The big news today is undoubtedly the historic agreement between Iran and global powers on limiting Tehran’s nuclear activity in return for the lifting of economic sanctions, including oil exports and access to international finance. Crude prices are unsurprisingly lower on the back of this, though it remains to be seen how much lower they can fall in the very short term given that at least some of the news was already priced in. So, there is a chance that oil prices may actually rise from these oversold levels. Indeed, the full implementation of the agreement is likely to take several months. What happens next is that US President Barrack Obama will need to submit the accord to the US Congress for approval. This could take a long time and there is a small risk that it won’t be approved. The easing of sanctions is also dependent on the pace at which Iran achieves its own responsibilities. But if it all goes to plan, then Iran could eventually boost its output by up to 1 million barrels of oil per day, approximately in about 6 months’ time. Make no mistake about it; this would be a huge amount of oil flooding an already-saturated market and it is difficult to see which OPEC members will compensate for it by reducing their own output. Thus, there is a big risk that the global oil surplus could increase further in the latter parts of this year which would obviously be bad for oil prices if there is no corresponding increase in demand.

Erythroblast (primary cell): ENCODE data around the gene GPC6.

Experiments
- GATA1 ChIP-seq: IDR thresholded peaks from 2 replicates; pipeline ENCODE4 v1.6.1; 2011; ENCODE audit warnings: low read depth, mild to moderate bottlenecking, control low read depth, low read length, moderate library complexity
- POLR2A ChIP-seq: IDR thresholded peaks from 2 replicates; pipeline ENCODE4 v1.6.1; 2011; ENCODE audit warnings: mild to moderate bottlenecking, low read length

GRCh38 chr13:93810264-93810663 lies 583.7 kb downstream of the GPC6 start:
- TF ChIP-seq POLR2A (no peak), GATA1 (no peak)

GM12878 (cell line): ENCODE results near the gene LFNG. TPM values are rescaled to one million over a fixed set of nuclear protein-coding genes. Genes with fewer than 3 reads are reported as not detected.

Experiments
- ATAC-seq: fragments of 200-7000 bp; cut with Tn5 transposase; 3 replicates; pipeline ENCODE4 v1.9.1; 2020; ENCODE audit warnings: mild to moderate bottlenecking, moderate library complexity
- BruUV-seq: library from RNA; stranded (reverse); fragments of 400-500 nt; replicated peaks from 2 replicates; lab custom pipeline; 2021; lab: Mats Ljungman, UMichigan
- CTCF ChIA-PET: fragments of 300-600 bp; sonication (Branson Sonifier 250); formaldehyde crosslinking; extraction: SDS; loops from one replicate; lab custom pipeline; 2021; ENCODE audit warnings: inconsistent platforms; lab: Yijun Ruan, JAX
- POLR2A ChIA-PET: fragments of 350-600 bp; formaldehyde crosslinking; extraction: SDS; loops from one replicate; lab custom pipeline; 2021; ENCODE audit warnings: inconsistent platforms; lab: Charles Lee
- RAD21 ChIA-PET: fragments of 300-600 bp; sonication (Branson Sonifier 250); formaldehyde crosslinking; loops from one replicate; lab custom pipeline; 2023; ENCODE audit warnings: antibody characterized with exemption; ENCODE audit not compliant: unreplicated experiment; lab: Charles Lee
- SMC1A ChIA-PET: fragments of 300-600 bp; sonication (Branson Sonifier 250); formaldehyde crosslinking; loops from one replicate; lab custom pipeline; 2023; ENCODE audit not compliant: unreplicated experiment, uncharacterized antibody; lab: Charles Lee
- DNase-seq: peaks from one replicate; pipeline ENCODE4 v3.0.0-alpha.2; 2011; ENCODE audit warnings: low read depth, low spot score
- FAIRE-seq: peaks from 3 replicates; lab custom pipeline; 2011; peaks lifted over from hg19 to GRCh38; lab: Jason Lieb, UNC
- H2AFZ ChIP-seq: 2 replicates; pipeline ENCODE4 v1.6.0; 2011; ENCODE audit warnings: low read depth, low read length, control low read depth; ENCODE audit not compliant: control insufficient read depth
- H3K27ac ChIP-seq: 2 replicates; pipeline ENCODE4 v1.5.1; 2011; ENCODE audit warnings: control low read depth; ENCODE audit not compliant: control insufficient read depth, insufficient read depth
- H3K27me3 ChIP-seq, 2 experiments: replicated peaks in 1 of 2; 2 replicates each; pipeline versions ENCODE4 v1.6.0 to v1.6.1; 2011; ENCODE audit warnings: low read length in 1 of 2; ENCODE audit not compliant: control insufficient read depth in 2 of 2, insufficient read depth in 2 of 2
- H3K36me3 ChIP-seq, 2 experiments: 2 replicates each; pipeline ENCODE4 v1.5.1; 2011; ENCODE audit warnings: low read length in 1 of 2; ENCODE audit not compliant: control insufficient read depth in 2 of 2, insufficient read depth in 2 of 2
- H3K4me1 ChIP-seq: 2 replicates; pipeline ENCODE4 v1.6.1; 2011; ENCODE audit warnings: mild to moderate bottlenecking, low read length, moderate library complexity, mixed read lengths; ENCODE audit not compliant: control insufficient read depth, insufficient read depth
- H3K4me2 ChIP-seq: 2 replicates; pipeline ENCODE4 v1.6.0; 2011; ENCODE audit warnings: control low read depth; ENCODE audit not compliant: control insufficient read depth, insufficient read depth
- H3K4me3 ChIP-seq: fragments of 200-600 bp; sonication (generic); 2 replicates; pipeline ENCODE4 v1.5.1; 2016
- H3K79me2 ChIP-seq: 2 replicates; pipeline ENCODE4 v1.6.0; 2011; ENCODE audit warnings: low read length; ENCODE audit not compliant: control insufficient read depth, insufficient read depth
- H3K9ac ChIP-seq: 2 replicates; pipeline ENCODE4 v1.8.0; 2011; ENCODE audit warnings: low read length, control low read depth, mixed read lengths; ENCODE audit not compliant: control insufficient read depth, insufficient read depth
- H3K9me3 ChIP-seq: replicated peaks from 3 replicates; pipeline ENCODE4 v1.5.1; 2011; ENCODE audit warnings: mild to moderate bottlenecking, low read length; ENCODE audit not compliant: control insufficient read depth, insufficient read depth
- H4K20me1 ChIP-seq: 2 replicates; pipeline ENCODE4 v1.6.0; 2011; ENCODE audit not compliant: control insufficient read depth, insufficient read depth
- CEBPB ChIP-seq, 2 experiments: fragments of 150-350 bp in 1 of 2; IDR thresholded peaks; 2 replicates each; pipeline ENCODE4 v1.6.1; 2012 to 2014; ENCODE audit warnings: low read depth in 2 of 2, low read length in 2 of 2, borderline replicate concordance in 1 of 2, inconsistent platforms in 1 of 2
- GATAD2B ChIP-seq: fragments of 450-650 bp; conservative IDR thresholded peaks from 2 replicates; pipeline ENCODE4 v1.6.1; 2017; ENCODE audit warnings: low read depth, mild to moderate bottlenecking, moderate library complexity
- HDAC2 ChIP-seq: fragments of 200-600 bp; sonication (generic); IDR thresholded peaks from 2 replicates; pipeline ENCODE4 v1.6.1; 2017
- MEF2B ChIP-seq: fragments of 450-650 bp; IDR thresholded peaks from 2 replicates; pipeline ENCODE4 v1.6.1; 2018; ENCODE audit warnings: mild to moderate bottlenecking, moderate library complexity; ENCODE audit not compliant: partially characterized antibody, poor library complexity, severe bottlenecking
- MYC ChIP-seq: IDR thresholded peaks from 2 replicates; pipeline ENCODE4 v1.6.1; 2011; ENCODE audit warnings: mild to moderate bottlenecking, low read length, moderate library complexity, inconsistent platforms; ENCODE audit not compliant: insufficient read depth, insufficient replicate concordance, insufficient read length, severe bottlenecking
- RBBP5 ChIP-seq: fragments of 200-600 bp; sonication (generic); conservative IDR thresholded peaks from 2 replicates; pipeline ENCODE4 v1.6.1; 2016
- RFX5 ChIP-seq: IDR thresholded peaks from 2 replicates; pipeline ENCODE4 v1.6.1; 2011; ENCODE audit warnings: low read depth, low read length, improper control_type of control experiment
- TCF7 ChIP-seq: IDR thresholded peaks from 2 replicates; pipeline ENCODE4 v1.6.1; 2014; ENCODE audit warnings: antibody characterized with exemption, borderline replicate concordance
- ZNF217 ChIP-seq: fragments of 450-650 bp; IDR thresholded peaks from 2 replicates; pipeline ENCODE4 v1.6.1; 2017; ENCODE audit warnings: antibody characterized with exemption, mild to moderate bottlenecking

The oil market’s focus will remain predominately on the supply side of the equation with US crude inventories data from the American Petroleum Institute (API) due for release tonight and then the Energy Information Administration’s (EIA) numbers tomorrow. But some will also turn their attention to the demand outlook for oil as there will be plenty of global macroeconomic data to ponder upon this week. Of particular interest will be the Chinese numbers on Wednesday, which include industrial production and GDP. If these figures point to further weakness in the world’s second largest economy and oil consumer then crude prices could fall sharply. Thus, oil traders could be in for another wild ride this week.
From a technical point of view, the levels for crude oil are clearly established. WTI has failed to even test $54.00 which was previously a strong resistance level, so the path of least resistance is clearly to the downside. But should the oil bulls manage to reclaim this handle then there is nothing much until the 100-day SMA around $55.00. Thereafter is the point of the origin of the breakout at $56.50. As before, the key support is at around $50. As well as a psychologically-important point, this level marks the 61.8% Fibonacci retracement of the upswing from the March low. But given the manner in which oil has sold off (i.e. aggressively), we wouldn’t be surprised if WTI goes on to even revisit the March low at $42.00 at some point down the line. For Brent, the key resistance levels to watch are at $60 and then at $61.30. The latter corresponds with the point of origin of the breakout. The key support area is between $54.50 and $55. This is where the psychological $55 level meets the 61.8% Fibonacci retracement of the upswing from March. If decisively broken, the next stop for Brent could be at $50.00.